47. Steinbusch HW. Distribution of serotonin-immunoreactivity in the central nervous system of the rat-cell bodies and terminals. Neuroscience 1981; 6: 557–618. | Article | PubMed | ISI | ChemPort |
  48. Cowen PJ, Parry-Billings M, Newsholme EA. Decreased plasma tryptophan levels in major depression. J Affect Disord 1989; 16: 27–31. | Article | PubMed | ISI | ChemPort |
  49. Asberg M, Traskman L, Thoren P. 5-HIAA in the cerebrospinal fluid. A biochemical suicide predictor? Arch Gen Psychiatry 1976; 33: 1193–1197. | PubMed | ISI | ChemPort |
  50. van Praag HM, de Haan S. Central serotonin metabolism and frequency of depression. Psychiatry Res 1979; 1: 219–224. | Article | PubMed |
  51. Naughton M, Mulrooney JB, Leonard BE. A review of the role of serotonin receptors in psychiatric disorders. Hum Psychopharmacol 2000; 15: 397–415. | Article | PubMed | ISI | ChemPort |
  52. Cryan JF, Leonard BE. 5-HT1A and beyond: the role of serotonin and its receptors in depression and the antidepressant response. Hum Psychopharmacol 2000; 15: 113–135. | Article | PubMed | ISI |
  53. Neumeister A, Konstantinidis A, Stastny J, Schwarz MJ, Vitouch O, Willeit M et al. Association between serotonin transporter gene promoter polymorphism (5HTTLPR) and behavioral responses to tryptophan depletion in healthy women with and without family history of depression. Arch Gen Psychiatry 2002; 59: 613–620. | Article | PubMed | ISI | ChemPort |
  54. Klaassen T, Riedel WJ, van Someren A, Deutz NE, Honig A, van Praag HM. Mood effects of 24-hour tryptophan depletion in healthy first-degree relatives of patients with affective disorders. Biol Psychiatry 1999; 46: 489–497. | Article | PubMed | ISI | ChemPort |
  55. Smith KA, Fairburn CG, Cowen PJ. Relapse of depression after rapid depletion of tryptophan. Lancet 1997; 349: 915–919. | Article | PubMed | ISI | ChemPort |
  56. Ellenbogen MA, Young SN, Dean P, Palmour RM, Benkelfat C. Mood response to acute tryptophan depletion in healthy volunteers: sex differences and temporal stability. Neuropsychopharmacology 1996; 15: 465–474. | Article | PubMed | ISI | ChemPort |
  57. Nishizawa S, Benkelfat C, Young SN, Leyton M, Mzengeza S, de Montigny C et al. Differences between males and females in rates of serotonin synthesis in human brain. Proc Natl Acad Sci USA 1997; 94: 5308–5313. | Article | PubMed | ChemPort |
  58. Neumeister A, Nugent AC, Waldeck T, Geraci M, Schwarz M, Bonne O et al. Neural and behavioral responses to tryptophan depletion in unmedicated patients with remitted major depressive disorder and controls. Arch Gen Psychiatry 2004; 61: 765–773. | Article | PubMed | ISI | ChemPort |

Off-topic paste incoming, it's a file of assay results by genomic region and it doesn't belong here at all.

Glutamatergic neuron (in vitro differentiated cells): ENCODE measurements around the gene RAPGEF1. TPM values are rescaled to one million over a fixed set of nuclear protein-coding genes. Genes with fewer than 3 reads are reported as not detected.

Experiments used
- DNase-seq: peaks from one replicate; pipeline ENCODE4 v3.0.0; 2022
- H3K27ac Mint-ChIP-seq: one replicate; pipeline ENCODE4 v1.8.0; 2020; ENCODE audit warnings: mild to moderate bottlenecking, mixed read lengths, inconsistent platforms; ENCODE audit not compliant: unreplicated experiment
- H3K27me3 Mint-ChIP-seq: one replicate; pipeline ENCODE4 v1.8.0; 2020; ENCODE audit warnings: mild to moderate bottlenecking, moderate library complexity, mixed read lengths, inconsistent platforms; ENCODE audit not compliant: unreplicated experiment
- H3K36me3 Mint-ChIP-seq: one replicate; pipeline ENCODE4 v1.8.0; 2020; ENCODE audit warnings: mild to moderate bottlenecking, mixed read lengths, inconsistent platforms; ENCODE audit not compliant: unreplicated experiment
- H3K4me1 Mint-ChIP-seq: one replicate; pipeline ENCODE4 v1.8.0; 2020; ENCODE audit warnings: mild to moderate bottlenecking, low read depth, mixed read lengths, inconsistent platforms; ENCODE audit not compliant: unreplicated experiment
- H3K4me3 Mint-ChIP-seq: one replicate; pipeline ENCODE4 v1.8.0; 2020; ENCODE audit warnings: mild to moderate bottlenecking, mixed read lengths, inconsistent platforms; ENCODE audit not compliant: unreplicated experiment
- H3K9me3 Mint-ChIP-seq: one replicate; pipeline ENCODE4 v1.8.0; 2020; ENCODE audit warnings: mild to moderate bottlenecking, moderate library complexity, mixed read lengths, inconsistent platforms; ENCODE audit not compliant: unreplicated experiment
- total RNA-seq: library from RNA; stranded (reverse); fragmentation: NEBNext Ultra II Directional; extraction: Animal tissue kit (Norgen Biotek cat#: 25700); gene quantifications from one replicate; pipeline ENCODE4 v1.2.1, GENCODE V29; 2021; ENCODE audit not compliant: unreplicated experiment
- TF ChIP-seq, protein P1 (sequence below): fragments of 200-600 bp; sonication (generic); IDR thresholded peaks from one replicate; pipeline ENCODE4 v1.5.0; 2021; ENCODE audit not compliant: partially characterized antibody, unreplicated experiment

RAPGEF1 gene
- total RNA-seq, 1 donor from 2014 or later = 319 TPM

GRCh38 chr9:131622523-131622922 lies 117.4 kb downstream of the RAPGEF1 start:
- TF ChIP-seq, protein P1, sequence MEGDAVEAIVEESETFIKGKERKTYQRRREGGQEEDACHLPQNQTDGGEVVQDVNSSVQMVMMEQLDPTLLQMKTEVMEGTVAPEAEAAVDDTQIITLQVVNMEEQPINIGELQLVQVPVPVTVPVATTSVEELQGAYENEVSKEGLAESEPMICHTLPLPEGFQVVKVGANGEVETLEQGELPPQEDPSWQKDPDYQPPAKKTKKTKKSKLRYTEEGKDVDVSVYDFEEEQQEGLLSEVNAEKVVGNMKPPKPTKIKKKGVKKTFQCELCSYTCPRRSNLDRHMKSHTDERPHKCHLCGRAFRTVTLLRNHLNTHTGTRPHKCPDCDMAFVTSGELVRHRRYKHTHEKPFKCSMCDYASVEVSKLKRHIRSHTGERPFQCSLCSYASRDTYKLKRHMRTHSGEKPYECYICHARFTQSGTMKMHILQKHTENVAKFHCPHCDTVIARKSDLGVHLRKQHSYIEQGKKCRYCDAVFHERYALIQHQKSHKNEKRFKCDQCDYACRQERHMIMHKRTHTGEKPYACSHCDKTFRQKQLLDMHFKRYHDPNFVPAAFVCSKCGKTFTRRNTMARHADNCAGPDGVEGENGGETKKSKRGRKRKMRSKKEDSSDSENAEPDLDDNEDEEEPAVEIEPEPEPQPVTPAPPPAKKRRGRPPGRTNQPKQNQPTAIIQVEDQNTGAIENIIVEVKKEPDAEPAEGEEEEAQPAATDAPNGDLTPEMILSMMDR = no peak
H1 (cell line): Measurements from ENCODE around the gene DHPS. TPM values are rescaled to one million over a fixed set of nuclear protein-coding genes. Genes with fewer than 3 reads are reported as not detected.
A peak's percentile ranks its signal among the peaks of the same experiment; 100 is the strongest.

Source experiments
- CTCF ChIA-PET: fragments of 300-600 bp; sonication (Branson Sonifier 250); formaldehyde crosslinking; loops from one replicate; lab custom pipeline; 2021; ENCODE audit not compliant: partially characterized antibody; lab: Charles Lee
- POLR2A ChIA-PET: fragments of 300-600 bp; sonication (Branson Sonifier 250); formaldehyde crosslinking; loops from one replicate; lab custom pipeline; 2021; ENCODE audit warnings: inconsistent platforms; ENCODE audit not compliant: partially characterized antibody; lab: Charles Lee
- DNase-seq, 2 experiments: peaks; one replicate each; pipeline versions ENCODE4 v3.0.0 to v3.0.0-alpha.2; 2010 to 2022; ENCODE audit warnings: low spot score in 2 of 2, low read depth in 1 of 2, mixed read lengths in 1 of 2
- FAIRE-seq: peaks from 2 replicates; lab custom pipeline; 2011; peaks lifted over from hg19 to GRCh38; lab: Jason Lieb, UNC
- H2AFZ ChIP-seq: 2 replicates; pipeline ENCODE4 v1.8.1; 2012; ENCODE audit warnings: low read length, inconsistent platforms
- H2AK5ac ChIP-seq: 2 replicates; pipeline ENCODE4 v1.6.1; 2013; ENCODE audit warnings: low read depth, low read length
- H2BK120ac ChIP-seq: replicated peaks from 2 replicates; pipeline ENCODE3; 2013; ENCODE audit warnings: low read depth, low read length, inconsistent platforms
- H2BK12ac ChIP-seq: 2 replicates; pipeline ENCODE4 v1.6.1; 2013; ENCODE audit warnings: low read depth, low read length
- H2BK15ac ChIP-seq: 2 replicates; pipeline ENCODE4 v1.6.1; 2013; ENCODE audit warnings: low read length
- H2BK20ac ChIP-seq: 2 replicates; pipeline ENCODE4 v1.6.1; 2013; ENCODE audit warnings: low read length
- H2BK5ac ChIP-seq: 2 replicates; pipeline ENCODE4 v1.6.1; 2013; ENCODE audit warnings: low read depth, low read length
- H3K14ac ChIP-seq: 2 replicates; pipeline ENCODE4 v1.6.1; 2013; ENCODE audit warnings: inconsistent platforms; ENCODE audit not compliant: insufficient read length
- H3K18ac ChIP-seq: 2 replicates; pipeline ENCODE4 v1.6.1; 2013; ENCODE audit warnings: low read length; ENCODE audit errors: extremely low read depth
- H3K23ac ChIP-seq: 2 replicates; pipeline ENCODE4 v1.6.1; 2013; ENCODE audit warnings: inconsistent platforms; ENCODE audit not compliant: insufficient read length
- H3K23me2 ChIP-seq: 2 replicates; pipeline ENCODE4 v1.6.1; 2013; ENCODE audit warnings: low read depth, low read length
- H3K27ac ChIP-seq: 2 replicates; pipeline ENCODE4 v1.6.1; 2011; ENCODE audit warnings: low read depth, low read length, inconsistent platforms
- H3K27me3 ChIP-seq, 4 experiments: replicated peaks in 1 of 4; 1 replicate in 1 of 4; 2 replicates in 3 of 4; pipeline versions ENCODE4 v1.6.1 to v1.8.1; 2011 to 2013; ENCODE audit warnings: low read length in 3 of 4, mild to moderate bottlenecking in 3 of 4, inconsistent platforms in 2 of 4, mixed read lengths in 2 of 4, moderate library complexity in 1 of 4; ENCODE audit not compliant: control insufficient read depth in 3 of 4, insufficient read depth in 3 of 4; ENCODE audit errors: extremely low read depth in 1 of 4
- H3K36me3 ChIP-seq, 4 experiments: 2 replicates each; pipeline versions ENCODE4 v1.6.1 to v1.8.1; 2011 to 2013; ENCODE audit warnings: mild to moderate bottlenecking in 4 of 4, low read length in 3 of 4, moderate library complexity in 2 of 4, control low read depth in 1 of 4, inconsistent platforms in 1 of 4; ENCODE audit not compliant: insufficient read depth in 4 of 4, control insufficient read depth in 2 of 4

59. Moreno FA, Gelenberg AJ, Heninger GR, Potter RL, McKnight KM, Allen J et al. Tryptophan depletion and depressive vulnerability. Biol Psychiatry 1999; 46: 498–505. | Article | PubMed | ISI | ChemPort |
  60. Delgado PL, Charney DS, Price LH, Aghajanian GK, Landis H, Heninger GR. Serotonin function and the mechanism of antidepressant action. Reversal of antidepressant-induced remission by rapid depletion of plasma tryptophan. Arch Gen Psychiatry 1990; 47: 411–418. | PubMed | ISI | ChemPort |
  61. Delgado PL, Price LH, Miller HL, Salomon RM, Licinio J, Krystal JH et al. Rapid serotonin depletion as a provocative challenge test for patients with major depression: relevance to antidepressant action and the neurobiology of depression. Psychopharmacol Bull 1991; 27: 321–330. | PubMed | ISI | ChemPort |
  62. Delgado PL, Miller HL, Salomon RM, Licinio J, Krystal JH, Moreno FA et al. Tryptophan-depletion challenge in depressed patients treated with desipramine or fluoxetine: implications for the role of serotonin in the mechanism of antidepressant action. Biol Psychiatry 1999; 46: 212–220. | Article | PubMed | ISI | ChemPort |
  63. Delgado PL, Charney DS, Price LH, Landis H, Heninger GR. Neuroendocrine and behavioral effects of dietary tryptophan restriction in healthy subjects. Life Sci 1989; 45: 2323–2332. | Article | PubMed | ISI | ChemPort |
  64. Young SN, Smith SE, Pihl RO, Ervin FR. Tryptophan depletion causes a rapid lowering of mood in normal males. Psychopharmacology (Berl) 1985; 87: 173–177. | Article | PubMed | ChemPort |